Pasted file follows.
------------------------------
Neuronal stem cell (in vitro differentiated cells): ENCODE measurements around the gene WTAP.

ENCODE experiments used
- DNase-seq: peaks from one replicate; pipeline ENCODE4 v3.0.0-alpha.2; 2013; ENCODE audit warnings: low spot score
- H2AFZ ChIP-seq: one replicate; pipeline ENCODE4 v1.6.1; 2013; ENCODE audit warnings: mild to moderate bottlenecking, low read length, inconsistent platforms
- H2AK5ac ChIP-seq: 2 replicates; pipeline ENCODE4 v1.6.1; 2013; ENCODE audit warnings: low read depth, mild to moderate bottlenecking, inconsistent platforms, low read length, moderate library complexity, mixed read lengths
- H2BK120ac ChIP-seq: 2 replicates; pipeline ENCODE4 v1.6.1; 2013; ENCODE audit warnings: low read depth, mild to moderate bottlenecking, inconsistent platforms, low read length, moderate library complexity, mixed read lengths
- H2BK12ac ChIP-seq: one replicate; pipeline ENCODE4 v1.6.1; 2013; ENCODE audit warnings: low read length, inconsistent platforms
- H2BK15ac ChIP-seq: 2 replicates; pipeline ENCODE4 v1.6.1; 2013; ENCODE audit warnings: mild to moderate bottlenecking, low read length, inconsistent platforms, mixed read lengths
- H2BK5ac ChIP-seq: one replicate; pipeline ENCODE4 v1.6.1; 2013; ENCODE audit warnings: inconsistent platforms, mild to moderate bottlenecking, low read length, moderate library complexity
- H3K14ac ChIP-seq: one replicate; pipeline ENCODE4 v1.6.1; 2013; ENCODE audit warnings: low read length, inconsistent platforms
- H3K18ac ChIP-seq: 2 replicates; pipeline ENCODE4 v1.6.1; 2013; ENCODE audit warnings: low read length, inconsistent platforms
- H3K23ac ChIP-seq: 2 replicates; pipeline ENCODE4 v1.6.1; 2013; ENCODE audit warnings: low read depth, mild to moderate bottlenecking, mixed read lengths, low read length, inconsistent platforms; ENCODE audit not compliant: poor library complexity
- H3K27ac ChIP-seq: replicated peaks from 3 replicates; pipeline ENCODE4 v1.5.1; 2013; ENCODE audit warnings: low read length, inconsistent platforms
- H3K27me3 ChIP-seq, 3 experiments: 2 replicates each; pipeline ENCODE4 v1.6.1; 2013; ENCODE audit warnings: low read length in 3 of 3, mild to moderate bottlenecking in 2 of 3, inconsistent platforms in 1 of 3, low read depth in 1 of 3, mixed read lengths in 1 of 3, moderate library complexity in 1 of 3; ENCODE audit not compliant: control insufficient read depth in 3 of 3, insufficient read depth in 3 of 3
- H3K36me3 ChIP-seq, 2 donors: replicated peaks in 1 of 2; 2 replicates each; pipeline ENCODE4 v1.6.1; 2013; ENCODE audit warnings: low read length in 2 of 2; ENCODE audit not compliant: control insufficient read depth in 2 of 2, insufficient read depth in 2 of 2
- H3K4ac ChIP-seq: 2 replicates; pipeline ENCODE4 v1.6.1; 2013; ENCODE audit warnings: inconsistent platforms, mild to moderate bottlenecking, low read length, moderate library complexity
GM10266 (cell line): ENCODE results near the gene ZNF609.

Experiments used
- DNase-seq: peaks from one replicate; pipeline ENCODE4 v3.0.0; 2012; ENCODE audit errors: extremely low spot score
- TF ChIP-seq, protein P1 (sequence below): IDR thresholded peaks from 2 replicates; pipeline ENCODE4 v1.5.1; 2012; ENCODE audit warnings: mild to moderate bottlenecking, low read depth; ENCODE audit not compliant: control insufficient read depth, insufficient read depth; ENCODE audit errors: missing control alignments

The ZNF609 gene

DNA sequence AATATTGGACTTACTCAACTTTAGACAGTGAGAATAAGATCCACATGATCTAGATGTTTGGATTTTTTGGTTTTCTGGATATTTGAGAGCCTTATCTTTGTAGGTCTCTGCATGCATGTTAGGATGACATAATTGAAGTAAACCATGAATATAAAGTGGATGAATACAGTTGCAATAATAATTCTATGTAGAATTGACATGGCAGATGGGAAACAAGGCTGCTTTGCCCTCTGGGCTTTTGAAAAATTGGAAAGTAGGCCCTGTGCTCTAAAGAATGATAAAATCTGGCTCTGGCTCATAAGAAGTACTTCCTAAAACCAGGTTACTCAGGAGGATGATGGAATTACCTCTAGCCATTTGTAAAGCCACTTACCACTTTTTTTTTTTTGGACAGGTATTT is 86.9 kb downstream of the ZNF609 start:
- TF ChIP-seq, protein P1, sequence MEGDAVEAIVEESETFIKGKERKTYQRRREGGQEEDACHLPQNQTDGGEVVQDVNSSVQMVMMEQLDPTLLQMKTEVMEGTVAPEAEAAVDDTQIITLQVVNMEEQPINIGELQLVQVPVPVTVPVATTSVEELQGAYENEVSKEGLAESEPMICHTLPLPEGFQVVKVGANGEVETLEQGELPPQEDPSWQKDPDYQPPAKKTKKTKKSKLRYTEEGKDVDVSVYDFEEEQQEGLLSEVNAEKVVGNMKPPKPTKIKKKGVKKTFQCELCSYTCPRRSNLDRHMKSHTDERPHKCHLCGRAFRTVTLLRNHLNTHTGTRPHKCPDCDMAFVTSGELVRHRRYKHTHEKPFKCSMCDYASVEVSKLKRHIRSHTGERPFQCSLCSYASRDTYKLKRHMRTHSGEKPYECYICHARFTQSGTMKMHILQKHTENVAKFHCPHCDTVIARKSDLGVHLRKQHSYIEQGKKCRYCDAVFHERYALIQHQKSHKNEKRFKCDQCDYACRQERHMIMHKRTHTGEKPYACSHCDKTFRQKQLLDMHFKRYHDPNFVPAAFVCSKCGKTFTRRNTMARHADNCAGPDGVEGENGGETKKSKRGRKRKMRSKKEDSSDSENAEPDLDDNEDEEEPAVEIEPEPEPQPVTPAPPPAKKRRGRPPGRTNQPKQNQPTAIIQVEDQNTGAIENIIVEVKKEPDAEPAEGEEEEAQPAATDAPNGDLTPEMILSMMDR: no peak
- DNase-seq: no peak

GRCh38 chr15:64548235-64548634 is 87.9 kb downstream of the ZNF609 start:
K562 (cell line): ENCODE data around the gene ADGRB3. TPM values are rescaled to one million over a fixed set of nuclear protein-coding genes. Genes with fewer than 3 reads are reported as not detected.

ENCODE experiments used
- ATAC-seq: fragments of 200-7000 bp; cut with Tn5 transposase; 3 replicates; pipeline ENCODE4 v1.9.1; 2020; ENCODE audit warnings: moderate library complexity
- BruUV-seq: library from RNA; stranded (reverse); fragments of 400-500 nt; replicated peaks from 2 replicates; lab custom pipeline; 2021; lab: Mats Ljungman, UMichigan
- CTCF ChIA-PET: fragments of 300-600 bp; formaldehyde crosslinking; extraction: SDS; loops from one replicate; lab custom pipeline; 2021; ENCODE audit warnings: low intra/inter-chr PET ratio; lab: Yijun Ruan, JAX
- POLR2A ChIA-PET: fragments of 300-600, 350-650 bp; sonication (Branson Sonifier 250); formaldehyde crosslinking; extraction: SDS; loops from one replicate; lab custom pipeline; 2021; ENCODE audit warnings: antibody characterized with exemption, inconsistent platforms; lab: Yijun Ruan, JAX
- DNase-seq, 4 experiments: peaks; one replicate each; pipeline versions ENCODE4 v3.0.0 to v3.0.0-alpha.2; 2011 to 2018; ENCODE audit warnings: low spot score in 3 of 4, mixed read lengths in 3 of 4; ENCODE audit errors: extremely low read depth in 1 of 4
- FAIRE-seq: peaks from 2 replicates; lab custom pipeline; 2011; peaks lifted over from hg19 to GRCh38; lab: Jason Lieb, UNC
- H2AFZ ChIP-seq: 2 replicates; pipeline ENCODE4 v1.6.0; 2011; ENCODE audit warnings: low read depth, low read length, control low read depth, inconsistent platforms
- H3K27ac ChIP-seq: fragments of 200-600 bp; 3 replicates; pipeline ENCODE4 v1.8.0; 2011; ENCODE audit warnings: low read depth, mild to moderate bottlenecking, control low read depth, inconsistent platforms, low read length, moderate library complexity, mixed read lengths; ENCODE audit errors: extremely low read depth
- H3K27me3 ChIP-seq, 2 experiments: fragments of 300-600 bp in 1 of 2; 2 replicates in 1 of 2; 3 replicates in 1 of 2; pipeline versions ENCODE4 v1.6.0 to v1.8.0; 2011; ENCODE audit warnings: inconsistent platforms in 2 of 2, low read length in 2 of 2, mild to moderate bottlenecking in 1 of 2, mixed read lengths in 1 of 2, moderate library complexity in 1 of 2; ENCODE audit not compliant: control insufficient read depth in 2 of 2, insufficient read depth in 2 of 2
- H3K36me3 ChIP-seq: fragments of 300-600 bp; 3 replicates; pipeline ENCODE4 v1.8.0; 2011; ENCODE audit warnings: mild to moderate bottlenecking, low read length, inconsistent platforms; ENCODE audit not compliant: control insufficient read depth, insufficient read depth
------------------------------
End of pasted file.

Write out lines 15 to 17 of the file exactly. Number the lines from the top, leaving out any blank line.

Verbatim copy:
- H3K36me3 ChIP-seq, 2 donors: replicated peaks in 1 of 2; 2 replicates each; pipeline ENCODE4 v1.6.1; 2013; ENCODE audit warnings: low read length in 2 of 2; ENCODE audit not compliant: control insufficient read depth in 2 of 2, insufficient read depth in 2 of 2
- H3K4ac ChIP-seq: 2 replicates; pipeline ENCODE4 v1.6.1; 2013; ENCODE audit warnings: inconsistent platforms, mild to moderate bottlenecking, low read length, moderate library complexity
GM10266 (cell line): ENCODE results near the gene ZNF609.